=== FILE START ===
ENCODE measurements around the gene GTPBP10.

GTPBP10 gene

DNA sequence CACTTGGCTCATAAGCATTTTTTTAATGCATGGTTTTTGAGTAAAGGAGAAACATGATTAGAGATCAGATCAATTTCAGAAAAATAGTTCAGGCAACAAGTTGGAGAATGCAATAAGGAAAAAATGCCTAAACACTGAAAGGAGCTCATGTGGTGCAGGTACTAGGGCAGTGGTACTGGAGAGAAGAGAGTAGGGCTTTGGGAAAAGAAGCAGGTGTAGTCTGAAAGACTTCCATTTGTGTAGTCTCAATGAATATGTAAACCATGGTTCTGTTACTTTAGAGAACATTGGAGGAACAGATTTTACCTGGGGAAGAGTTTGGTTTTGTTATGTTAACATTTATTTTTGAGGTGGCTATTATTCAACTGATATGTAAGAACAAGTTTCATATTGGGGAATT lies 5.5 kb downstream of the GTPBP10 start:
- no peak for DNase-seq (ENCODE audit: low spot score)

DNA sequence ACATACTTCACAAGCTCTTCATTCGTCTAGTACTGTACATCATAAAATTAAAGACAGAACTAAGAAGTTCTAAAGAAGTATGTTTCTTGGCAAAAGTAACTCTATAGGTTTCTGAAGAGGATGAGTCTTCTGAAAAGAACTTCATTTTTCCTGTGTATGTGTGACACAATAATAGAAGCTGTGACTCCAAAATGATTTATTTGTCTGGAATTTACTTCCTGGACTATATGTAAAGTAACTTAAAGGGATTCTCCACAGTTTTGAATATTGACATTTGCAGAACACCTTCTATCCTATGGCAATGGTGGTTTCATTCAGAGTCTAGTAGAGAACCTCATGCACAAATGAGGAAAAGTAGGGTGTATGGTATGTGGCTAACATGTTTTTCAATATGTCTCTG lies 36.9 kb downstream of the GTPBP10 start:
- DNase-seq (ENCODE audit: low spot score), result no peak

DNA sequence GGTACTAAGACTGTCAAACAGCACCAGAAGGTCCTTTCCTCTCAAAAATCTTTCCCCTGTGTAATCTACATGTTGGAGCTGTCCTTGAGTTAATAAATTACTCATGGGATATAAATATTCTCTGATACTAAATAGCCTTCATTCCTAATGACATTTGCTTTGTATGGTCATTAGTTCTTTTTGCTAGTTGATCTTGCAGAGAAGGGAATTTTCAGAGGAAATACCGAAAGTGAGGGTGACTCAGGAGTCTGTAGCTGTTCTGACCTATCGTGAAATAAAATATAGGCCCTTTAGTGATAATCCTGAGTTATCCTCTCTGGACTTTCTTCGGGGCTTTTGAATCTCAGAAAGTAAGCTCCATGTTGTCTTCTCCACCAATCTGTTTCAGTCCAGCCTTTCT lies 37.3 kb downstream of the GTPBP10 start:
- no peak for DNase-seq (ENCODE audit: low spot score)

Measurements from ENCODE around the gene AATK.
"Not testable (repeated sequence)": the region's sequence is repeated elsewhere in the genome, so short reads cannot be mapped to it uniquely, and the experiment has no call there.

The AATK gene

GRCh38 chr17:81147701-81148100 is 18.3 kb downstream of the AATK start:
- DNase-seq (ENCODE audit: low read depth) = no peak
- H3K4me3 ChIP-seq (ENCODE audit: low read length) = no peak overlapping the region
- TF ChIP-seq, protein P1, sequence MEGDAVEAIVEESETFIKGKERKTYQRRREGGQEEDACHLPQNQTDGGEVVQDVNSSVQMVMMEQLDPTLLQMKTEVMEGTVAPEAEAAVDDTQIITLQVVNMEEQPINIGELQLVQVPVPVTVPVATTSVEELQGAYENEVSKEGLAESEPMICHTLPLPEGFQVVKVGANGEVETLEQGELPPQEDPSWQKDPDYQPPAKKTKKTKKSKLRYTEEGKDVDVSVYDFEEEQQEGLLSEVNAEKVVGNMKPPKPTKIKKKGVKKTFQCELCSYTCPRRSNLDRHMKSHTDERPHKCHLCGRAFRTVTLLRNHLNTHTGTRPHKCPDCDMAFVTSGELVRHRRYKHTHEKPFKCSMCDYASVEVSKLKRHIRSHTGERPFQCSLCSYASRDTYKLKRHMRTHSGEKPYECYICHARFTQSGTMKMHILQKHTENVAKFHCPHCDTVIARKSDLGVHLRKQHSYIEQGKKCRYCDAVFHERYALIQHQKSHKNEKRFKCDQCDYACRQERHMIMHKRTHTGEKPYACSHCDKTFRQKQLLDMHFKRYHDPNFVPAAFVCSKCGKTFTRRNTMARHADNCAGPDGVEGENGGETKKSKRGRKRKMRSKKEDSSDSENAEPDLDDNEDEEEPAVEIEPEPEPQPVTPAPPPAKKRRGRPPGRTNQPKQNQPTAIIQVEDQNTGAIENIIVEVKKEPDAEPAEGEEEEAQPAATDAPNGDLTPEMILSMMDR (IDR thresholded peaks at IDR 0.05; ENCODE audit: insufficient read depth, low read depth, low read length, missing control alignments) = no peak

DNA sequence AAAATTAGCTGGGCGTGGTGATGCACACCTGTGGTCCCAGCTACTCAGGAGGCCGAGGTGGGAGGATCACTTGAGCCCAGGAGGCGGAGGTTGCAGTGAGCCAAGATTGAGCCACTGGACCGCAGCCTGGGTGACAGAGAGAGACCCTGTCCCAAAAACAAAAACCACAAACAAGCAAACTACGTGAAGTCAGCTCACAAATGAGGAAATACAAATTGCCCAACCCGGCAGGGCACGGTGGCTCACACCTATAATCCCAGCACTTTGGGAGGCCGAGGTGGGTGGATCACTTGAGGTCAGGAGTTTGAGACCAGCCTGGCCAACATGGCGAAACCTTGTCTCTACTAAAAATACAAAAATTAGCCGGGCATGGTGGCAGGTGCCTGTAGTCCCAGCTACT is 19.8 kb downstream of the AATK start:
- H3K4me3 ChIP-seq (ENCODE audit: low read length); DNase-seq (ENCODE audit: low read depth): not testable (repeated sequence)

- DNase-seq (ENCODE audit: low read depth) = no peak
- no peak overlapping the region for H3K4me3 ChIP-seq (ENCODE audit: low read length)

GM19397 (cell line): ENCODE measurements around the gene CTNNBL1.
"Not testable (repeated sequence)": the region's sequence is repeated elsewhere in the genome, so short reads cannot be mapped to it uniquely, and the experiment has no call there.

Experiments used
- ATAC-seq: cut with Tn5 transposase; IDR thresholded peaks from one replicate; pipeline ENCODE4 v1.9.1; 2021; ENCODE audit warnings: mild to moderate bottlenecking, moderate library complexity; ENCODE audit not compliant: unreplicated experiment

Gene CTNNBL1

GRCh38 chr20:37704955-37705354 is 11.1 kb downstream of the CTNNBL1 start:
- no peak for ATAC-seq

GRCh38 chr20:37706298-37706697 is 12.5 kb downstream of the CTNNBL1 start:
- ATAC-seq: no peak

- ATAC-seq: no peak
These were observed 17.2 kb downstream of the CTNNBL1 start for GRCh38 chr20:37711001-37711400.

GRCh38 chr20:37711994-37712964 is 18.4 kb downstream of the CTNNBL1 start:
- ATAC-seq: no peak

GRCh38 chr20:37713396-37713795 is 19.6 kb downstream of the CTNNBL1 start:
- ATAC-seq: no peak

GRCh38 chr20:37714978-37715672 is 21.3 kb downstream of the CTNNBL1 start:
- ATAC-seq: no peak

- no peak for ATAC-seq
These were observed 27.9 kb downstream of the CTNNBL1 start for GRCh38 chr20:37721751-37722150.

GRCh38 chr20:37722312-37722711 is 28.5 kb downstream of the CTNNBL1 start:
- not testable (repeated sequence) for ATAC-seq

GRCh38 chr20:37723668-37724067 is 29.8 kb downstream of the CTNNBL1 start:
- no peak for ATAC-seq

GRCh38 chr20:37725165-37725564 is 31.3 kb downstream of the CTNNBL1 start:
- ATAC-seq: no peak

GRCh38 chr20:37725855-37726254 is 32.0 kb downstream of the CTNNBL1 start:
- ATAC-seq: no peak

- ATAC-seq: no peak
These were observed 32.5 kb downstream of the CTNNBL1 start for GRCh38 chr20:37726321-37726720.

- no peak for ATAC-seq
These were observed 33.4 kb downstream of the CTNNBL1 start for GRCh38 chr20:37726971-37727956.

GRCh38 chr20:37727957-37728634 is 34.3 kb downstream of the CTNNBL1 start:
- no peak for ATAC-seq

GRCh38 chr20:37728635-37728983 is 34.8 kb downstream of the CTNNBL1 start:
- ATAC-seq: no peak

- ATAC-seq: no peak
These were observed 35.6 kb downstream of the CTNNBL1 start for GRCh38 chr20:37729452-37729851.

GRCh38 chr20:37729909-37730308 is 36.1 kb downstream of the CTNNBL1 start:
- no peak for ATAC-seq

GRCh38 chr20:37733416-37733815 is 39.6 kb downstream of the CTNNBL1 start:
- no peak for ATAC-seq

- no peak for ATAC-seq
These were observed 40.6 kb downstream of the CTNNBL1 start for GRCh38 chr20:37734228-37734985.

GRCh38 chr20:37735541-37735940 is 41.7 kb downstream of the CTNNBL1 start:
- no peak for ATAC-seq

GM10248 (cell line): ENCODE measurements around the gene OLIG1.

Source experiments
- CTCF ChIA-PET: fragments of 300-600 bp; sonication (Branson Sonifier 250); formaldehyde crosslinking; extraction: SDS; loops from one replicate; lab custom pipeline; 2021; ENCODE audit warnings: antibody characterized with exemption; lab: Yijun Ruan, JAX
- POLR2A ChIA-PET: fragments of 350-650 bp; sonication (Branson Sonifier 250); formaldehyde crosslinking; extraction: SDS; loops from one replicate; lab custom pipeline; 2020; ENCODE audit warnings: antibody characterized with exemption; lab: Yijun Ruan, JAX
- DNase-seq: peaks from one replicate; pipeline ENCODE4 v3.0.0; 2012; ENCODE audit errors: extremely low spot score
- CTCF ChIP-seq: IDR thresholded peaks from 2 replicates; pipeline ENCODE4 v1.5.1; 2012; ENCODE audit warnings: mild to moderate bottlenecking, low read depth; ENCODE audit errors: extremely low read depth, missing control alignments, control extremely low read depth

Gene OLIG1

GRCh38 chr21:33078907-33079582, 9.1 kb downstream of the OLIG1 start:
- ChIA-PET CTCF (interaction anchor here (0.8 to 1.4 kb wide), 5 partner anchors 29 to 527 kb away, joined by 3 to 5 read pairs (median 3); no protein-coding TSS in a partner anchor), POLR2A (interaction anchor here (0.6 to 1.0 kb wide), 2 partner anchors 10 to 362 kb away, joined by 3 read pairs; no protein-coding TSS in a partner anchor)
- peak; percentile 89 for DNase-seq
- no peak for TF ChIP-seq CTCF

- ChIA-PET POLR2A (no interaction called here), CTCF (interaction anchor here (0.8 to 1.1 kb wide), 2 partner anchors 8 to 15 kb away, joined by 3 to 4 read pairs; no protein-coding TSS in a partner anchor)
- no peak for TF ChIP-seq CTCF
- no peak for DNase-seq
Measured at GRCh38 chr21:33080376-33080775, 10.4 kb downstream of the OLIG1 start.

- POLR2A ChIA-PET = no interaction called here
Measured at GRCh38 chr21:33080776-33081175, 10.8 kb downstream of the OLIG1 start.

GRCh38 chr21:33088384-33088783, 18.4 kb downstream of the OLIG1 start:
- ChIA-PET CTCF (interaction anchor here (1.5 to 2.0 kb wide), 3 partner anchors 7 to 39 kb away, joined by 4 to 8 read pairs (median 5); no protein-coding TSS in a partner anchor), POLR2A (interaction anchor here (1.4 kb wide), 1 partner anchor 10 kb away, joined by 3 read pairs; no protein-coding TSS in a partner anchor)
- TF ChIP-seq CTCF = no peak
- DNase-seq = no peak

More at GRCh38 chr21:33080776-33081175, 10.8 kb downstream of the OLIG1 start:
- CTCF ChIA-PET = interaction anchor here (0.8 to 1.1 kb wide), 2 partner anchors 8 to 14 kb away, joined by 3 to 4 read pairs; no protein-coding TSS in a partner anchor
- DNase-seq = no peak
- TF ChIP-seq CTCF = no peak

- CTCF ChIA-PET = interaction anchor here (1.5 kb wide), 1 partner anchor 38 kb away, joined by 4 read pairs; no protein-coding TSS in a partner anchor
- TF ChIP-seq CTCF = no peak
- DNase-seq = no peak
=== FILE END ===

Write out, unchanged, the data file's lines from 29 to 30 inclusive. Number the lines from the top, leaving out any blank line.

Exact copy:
- ATAC-seq: no peak
These were observed 17.2 kb downstream of the CTNNBL1 start for GRCh38 chr20:37711001-37711400.